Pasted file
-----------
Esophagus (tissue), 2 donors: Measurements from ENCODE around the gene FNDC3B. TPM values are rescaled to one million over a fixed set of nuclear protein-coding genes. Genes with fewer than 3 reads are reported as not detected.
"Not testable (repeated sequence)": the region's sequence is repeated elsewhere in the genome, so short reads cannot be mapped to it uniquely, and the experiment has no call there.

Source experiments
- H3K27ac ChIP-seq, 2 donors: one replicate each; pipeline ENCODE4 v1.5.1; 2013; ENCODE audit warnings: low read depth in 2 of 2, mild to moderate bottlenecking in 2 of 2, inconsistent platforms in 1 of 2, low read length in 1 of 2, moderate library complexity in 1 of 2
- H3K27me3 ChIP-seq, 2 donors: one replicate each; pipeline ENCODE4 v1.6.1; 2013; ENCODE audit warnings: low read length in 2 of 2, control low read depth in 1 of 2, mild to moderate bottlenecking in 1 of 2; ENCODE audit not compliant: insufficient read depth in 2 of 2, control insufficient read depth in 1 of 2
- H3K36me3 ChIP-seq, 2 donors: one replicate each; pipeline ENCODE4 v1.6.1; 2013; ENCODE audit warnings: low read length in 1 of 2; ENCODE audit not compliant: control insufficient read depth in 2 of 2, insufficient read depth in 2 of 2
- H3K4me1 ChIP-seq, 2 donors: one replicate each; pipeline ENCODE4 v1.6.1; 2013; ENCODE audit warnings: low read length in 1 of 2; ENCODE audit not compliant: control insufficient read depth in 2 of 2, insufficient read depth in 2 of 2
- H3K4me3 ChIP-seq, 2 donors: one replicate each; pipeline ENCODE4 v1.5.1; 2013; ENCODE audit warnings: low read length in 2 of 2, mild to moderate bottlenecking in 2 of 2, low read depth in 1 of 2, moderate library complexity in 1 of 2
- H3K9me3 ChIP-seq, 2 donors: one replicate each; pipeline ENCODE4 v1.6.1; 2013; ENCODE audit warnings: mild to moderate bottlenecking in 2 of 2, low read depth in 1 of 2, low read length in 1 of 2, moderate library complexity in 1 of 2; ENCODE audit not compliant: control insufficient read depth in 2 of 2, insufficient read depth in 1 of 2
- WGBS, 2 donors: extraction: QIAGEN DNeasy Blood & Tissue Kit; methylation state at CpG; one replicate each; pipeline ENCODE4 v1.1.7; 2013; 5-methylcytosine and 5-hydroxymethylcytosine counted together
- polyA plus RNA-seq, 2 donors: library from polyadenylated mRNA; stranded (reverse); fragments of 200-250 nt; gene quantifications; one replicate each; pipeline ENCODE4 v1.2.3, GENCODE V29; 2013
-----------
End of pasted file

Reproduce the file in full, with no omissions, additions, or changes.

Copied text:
Esophagus (tissue), 2 donors: Measurements from ENCODE around the gene FNDC3B. TPM values are rescaled to one million over a fixed set of nuclear protein-coding genes. Genes with fewer than 3 reads are reported as not detected.
"Not testable (repeated sequence)": the region's sequence is repeated elsewhere in the genome, so short reads cannot be mapped to it uniquely, and the experiment has no call there.

Source experiments
- H3K27ac ChIP-seq, 2 donors: one replicate each; pipeline ENCODE4 v1.5.1; 2013; ENCODE audit warnings: low read depth in 2 of 2, mild to moderate bottlenecking in 2 of 2, inconsistent platforms in 1 of 2, low read length in 1 of 2, moderate library complexity in 1 of 2
- H3K27me3 ChIP-seq, 2 donors: one replicate each; pipeline ENCODE4 v1.6.1; 2013; ENCODE audit warnings: low read length in 2 of 2, control low read depth in 1 of 2, mild to moderate bottlenecking in 1 of 2; ENCODE audit not compliant: insufficient read depth in 2 of 2, control insufficient read depth in 1 of 2
- H3K36me3 ChIP-seq, 2 donors: one replicate each; pipeline ENCODE4 v1.6.1; 2013; ENCODE audit warnings: low read length in 1 of 2; ENCODE audit not compliant: control insufficient read depth in 2 of 2, insufficient read depth in 2 of 2
- H3K4me1 ChIP-seq, 2 donors: one replicate each; pipeline ENCODE4 v1.6.1; 2013; ENCODE audit warnings: low read length in 1 of 2; ENCODE audit not compliant: control insufficient read depth in 2 of 2, insufficient read depth in 2 of 2
- H3K4me3 ChIP-seq, 2 donors: one replicate each; pipeline ENCODE4 v1.5.1; 2013; ENCODE audit warnings: low read length in 2 of 2, mild to moderate bottlenecking in 2 of 2, low read depth in 1 of 2, moderate library complexity in 1 of 2
- H3K9me3 ChIP-seq, 2 donors: one replicate each; pipeline ENCODE4 v1.6.1; 2013; ENCODE audit warnings: mild to moderate bottlenecking in 2 of 2, low read depth in 1 of 2, low read length in 1 of 2, moderate library complexity in 1 of 2; ENCODE audit not compliant: control insufficient read depth in 2 of 2, insufficient read depth in 1 of 2
- WGBS, 2 donors: extraction: QIAGEN DNeasy Blood & Tissue Kit; methylation state at CpG; one replicate each; pipeline ENCODE4 v1.1.7; 2013; 5-methylcytosine and 5-hydroxymethylcytosine counted together
- polyA plus RNA-seq, 2 donors: library from polyadenylated mRNA; stranded (reverse); fragments of 200-250 nt; gene quantifications; one replicate each; pipeline ENCODE4 v1.2.3, GENCODE V29; 2013